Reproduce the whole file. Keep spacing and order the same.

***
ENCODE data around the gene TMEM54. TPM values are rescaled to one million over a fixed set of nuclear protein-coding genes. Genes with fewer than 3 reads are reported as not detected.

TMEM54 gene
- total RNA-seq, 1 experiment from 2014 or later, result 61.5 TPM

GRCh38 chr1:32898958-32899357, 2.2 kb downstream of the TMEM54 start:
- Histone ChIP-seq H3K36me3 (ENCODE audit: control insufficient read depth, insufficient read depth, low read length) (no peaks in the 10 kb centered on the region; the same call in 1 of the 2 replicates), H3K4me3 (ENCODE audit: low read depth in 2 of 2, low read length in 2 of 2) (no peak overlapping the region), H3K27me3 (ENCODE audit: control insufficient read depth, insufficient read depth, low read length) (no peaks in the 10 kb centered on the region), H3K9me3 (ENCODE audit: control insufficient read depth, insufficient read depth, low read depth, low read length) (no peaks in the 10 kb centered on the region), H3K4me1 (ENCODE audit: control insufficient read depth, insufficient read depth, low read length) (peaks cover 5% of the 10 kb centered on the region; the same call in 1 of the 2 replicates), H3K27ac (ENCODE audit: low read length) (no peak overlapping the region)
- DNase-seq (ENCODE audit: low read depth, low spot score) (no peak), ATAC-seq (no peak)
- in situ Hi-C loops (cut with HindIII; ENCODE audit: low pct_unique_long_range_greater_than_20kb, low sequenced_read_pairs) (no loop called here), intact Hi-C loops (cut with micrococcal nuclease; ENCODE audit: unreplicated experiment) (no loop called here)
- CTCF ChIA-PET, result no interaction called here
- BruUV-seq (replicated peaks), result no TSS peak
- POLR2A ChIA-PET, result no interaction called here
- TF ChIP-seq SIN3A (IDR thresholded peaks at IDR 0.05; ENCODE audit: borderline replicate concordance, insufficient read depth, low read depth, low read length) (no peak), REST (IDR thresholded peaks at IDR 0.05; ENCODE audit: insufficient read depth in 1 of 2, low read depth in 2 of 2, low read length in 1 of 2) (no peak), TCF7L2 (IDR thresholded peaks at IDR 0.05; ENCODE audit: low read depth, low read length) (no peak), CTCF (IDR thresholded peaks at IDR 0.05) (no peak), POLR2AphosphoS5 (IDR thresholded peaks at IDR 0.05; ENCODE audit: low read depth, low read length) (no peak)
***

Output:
ENCODE data around the gene TMEM54. TPM values are rescaled to one million over a fixed set of nuclear protein-coding genes. Genes with fewer than 3 reads are reported as not detected.

TMEM54 gene
- total RNA-seq, 1 experiment from 2014 or later, result 61.5 TPM

GRCh38 chr1:32898958-32899357, 2.2 kb downstream of the TMEM54 start:
- Histone ChIP-seq H3K36me3 (ENCODE audit: control insufficient read depth, insufficient read depth, low read length) (no peaks in the 10 kb centered on the region; the same call in 1 of the 2 replicates), H3K4me3 (ENCODE audit: low read depth in 2 of 2, low read length in 2 of 2) (no peak overlapping the region), H3K27me3 (ENCODE audit: control insufficient read depth, insufficient read depth, low read length) (no peaks in the 10 kb centered on the region), H3K9me3 (ENCODE audit: control insufficient read depth, insufficient read depth, low read depth, low read length) (no peaks in the 10 kb centered on the region), H3K4me1 (ENCODE audit: control insufficient read depth, insufficient read depth, low read length) (peaks cover 5% of the 10 kb centered on the region; the same call in 1 of the 2 replicates), H3K27ac (ENCODE audit: low read length) (no peak overlapping the region)
- DNase-seq (ENCODE audit: low read depth, low spot score) (no peak), ATAC-seq (no peak)
- in situ Hi-C loops (cut with HindIII; ENCODE audit: low pct_unique_long_range_greater_than_20kb, low sequenced_read_pairs) (no loop called here), intact Hi-C loops (cut with micrococcal nuclease; ENCODE audit: unreplicated experiment) (no loop called here)
- CTCF ChIA-PET, result no interaction called here
- BruUV-seq (replicated peaks), result no TSS peak
- POLR2A ChIA-PET, result no interaction called here
- TF ChIP-seq SIN3A (IDR thresholded peaks at IDR 0.05; ENCODE audit: borderline replicate concordance, insufficient read depth, low read depth, low read length) (no peak), REST (IDR thresholded peaks at IDR 0.05; ENCODE audit: insufficient read depth in 1 of 2, low read depth in 2 of 2, low read length in 1 of 2) (no peak), TCF7L2 (IDR thresholded peaks at IDR 0.05; ENCODE audit: low read depth, low read length) (no peak), CTCF (IDR thresholded peaks at IDR 0.05) (no peak), POLR2AphosphoS5 (IDR thresholded peaks at IDR 0.05; ENCODE audit: low read depth, low read length) (no peak)